Dear Congressman Abbitt

“Dear Congressman Abbitt”

Virginians and National Politics, 1948-1973

Browse Items (28 total)

This pamphlet, published by the Duval County Federation for Constitutional Government of Jacksonville, Florida, accused the NAACP, Americans for Democratic Action, World federalists, and other "leftist organizations” of carrying out “an organized…

This handwritten document attacks the 1954 Brown v Board of Education decision by the Supreme Court. The author argued that the Supreme Court had usurped God's law on the integrity of the races and incited young Americans to rioting and delinquency.

An issue of Common Sense, self-proclaimed as "The Nation's Anti-Communist Newspaper", with a focus on the relationship between communism and "race-mixing".

In this address to the Lions Club of Statesville, North Carolina, the Reverend James P. Dees began by describing his compassion for African Americans, but also declared his staunch opposition to integration. He also discussed his objections to…

Six months after the Brown v. Board decision, constituent Howard Vinson of Franklin, Virginia, wrote Abbitt that “my kids and several others will not attend school. “If a law can be made to cast aside the white man rights it all so can cost…

J.C. McGehee sent a handwritten letter to Abbitt from Keysville, Va. to express his opinions regarding the recent Supreme Court ruling on integrated schooling. McGehee said that he refused to endorse integration and asked Abbitt and other…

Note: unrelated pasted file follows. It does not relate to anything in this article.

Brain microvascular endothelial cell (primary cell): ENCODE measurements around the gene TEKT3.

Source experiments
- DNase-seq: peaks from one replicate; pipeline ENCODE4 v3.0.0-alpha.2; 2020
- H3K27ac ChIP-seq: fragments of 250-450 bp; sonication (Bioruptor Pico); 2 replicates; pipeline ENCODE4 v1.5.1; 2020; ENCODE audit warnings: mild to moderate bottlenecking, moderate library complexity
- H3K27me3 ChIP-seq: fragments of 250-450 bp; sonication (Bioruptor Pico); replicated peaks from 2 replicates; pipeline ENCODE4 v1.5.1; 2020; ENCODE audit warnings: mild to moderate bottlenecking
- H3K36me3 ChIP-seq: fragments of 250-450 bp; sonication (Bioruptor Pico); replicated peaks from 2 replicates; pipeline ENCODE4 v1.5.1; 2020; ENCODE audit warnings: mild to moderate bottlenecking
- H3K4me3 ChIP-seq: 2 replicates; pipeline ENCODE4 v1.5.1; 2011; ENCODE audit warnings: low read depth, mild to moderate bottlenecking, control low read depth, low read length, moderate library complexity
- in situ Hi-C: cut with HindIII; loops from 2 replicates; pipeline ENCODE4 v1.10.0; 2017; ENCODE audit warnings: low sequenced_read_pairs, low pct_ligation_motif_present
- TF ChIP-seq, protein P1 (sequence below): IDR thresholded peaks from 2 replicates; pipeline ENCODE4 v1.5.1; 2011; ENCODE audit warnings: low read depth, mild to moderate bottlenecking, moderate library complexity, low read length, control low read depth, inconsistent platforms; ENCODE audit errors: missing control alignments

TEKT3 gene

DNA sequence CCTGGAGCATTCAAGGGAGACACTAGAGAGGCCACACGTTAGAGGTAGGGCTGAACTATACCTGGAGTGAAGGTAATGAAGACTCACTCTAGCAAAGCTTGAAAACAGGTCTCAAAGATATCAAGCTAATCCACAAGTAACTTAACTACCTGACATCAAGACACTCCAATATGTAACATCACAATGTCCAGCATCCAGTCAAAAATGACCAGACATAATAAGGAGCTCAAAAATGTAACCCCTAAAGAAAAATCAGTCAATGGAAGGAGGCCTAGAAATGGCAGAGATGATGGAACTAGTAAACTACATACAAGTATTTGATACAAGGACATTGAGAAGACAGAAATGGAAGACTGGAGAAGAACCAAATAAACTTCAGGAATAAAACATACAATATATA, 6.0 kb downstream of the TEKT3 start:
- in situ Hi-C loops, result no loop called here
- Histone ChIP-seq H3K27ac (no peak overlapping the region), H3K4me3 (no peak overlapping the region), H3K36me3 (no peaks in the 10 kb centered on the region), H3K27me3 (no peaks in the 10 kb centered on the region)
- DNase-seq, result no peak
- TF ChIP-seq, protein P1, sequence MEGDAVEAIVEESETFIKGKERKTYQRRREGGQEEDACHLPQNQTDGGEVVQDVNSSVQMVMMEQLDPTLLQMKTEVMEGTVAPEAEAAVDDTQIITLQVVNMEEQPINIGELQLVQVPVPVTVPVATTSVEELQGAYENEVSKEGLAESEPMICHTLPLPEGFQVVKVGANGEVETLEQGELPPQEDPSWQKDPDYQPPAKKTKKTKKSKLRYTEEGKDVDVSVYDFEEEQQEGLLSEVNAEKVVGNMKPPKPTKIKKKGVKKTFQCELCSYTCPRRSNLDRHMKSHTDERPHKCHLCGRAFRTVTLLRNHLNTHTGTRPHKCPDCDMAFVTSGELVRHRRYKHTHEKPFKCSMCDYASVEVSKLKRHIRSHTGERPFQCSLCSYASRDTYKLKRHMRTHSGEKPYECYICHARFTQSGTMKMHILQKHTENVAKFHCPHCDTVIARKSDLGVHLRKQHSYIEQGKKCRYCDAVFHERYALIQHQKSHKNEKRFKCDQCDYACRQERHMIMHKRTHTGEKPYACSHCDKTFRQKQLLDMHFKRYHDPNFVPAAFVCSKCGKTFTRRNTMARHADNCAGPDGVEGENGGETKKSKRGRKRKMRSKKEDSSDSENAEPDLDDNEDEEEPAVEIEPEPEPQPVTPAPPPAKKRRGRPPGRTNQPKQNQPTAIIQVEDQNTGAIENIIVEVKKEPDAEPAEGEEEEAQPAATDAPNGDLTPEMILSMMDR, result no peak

Frank S. Littlejohn, a physician from Marhsall, Texas, wrote to thank Abbitt for his stand in support of segregation, which believe to be “aside from the Bricker Amendment” the most important issue facing the nation. Littlejohn commented: “The…

B.L. McCullough of Seattle, Washington wrote to Abbitt to decry the Supreme COurt's ruling in Brown v. Board and Decried the Brown v. Board decision and other “Negroid decisions which no Southern State has the slightest intention of obeying." He…

Frequent correspondent, J.R. Orgain, Jr., wrote to Abbitt informing him that Reverend G.W. Walker of Winston-Salem, North Carolina, African American publisher of National Christian Magazine, was “willing to go any place called to neutralize the…

This letter was written by the Veterans of Foreign Wars of the United States (the Roanoke River Post). The authors were in favor of racial segregation in hospitals and asked Abbitt's support. The administration believed that this would lead to…
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